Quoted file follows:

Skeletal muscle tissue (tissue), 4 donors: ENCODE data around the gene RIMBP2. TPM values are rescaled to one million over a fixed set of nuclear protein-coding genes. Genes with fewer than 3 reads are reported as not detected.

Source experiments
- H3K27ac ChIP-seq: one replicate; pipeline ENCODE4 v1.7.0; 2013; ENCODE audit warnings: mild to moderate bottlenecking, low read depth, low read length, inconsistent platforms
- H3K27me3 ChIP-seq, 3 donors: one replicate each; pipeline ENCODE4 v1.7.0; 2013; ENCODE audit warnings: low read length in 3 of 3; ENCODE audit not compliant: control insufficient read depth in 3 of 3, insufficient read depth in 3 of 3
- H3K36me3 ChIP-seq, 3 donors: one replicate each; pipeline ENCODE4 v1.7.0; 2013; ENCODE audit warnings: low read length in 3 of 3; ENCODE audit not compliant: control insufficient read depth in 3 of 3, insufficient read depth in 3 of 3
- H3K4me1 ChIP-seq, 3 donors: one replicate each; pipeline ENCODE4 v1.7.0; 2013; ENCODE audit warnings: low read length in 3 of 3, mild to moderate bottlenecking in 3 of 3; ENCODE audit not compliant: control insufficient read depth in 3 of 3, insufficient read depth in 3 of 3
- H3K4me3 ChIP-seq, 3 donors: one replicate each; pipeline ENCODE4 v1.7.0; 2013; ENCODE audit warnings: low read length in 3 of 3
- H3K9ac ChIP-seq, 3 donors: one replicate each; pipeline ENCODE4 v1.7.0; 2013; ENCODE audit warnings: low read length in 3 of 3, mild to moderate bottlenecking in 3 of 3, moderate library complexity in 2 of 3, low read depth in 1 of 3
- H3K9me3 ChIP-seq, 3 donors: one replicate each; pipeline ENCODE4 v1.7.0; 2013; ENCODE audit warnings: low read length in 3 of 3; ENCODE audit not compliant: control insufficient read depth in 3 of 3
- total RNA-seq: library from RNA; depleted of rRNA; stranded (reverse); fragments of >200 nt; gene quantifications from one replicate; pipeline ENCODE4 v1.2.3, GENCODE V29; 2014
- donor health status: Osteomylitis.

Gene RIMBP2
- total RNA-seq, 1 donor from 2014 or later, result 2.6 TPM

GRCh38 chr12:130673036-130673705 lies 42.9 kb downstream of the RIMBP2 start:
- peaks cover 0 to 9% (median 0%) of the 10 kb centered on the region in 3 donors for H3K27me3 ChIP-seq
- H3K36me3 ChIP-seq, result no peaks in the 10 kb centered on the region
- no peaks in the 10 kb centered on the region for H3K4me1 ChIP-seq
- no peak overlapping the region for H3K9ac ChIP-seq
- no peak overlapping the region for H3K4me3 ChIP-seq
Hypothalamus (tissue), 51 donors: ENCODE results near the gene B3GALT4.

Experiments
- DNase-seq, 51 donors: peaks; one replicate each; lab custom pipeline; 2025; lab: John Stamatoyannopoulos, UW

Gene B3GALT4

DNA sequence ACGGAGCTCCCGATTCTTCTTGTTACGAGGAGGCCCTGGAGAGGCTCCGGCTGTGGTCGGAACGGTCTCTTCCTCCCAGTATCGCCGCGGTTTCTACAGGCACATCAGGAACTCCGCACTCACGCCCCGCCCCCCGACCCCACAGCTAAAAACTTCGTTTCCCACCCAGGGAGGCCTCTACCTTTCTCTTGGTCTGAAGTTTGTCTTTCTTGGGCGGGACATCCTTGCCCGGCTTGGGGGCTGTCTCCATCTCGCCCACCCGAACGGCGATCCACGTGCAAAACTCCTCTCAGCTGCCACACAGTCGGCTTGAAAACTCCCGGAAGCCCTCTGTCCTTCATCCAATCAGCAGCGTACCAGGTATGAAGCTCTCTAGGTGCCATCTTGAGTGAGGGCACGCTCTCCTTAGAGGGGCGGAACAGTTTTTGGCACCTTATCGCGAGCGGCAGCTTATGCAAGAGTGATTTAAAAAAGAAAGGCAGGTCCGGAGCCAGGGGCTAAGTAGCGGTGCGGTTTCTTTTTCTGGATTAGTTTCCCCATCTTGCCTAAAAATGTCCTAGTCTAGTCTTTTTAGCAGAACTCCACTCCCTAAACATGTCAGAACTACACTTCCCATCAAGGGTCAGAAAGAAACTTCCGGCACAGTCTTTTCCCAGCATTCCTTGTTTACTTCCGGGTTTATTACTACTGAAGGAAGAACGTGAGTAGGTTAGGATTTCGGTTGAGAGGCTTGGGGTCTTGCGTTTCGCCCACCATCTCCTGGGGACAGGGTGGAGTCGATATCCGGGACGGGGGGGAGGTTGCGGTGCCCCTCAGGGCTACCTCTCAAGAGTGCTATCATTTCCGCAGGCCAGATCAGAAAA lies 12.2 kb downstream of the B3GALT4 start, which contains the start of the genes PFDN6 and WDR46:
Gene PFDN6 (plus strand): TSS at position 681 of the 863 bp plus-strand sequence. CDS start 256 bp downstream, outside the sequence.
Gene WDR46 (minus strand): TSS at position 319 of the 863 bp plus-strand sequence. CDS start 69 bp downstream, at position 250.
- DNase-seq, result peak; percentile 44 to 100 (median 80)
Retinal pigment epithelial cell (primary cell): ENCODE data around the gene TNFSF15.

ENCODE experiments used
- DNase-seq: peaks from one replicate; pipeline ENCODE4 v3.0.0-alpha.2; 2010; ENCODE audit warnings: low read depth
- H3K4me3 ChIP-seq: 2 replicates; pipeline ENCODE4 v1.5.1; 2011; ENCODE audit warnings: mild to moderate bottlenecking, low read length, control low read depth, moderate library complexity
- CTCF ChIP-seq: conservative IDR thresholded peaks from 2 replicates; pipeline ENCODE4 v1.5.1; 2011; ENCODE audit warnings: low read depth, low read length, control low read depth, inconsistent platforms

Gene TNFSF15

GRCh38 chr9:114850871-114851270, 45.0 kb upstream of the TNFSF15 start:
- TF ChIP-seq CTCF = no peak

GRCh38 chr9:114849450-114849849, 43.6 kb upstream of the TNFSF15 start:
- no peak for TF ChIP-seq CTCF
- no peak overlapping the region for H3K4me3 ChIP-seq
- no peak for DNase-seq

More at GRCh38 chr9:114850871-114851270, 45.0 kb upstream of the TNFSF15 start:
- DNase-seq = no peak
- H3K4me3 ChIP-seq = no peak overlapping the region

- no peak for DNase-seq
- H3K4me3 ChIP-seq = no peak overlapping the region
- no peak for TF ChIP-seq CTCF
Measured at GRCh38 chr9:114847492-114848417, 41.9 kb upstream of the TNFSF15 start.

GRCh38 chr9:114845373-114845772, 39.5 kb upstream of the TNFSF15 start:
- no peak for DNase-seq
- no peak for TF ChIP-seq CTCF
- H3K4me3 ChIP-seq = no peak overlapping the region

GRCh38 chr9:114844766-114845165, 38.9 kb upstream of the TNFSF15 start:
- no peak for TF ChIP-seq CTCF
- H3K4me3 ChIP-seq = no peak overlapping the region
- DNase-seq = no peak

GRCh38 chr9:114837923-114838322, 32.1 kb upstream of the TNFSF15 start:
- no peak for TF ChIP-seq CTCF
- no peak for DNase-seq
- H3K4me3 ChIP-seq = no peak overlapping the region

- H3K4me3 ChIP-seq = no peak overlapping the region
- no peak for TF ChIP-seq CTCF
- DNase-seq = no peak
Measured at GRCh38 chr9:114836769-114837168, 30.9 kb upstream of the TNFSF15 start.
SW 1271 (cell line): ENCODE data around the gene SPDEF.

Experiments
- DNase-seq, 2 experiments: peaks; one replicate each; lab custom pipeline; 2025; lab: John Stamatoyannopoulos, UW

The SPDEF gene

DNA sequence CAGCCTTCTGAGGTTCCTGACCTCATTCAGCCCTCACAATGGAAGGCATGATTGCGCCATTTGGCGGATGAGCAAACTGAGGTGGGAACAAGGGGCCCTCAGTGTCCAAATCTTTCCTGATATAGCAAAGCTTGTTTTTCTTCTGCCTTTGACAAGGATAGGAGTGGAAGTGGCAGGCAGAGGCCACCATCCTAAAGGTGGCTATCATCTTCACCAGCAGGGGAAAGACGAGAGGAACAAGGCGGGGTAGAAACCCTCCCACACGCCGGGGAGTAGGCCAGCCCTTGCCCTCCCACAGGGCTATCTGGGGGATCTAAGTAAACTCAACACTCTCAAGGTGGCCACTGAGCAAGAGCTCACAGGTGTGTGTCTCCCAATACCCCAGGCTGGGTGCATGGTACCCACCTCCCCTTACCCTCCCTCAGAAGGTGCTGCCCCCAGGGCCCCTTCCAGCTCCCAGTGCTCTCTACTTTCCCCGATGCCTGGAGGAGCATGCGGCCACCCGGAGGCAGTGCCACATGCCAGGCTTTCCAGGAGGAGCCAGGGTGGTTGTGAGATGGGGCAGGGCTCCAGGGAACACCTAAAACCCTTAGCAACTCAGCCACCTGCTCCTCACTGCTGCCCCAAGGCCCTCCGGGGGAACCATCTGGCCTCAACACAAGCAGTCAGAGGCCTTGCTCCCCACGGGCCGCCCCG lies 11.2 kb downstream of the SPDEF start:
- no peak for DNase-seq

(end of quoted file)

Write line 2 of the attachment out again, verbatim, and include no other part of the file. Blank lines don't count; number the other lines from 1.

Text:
Source experiments